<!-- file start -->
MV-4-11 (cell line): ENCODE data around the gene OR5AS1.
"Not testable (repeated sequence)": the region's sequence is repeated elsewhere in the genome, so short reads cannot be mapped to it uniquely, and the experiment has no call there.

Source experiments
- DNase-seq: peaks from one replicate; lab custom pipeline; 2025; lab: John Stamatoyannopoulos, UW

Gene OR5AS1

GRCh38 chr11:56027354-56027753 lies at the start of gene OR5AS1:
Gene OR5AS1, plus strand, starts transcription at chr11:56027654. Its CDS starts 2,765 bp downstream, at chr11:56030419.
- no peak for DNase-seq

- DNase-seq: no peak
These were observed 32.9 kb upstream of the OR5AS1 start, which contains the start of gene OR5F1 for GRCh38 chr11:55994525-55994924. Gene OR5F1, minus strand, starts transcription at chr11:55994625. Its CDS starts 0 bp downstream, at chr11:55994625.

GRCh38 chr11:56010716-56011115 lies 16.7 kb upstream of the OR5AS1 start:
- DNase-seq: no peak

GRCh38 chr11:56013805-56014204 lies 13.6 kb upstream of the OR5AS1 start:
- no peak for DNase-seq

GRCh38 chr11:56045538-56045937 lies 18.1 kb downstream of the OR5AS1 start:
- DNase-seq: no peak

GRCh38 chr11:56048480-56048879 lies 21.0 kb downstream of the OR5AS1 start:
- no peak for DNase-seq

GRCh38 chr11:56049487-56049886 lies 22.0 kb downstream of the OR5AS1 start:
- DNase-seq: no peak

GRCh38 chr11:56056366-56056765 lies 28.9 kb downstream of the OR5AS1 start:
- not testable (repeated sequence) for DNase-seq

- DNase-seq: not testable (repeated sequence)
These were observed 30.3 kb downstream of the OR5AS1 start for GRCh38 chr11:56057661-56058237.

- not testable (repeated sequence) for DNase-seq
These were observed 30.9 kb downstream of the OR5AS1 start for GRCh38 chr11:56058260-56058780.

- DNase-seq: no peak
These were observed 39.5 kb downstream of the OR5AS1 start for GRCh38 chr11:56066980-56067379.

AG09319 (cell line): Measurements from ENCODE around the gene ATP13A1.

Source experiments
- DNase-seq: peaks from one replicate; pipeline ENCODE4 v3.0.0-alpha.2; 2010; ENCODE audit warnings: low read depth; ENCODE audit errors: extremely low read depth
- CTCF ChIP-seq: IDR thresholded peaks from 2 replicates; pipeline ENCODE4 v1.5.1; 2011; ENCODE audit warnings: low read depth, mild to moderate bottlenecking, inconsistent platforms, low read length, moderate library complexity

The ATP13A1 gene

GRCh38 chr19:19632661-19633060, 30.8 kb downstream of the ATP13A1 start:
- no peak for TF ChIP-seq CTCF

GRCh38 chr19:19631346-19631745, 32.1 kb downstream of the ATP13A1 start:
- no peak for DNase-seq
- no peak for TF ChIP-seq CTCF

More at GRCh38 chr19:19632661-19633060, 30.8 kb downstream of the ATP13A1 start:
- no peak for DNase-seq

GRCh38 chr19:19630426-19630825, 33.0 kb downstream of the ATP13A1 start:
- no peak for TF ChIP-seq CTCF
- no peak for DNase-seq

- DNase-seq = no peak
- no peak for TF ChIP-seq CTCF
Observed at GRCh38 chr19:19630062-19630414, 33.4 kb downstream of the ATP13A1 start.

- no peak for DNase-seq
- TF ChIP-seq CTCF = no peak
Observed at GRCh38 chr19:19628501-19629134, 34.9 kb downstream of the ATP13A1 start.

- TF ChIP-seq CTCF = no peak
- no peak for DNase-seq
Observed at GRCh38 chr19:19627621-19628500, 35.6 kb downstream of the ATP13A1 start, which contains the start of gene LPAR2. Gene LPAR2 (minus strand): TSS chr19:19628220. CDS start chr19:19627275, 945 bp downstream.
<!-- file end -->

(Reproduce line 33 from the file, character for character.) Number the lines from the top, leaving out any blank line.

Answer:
The ATP13A1 gene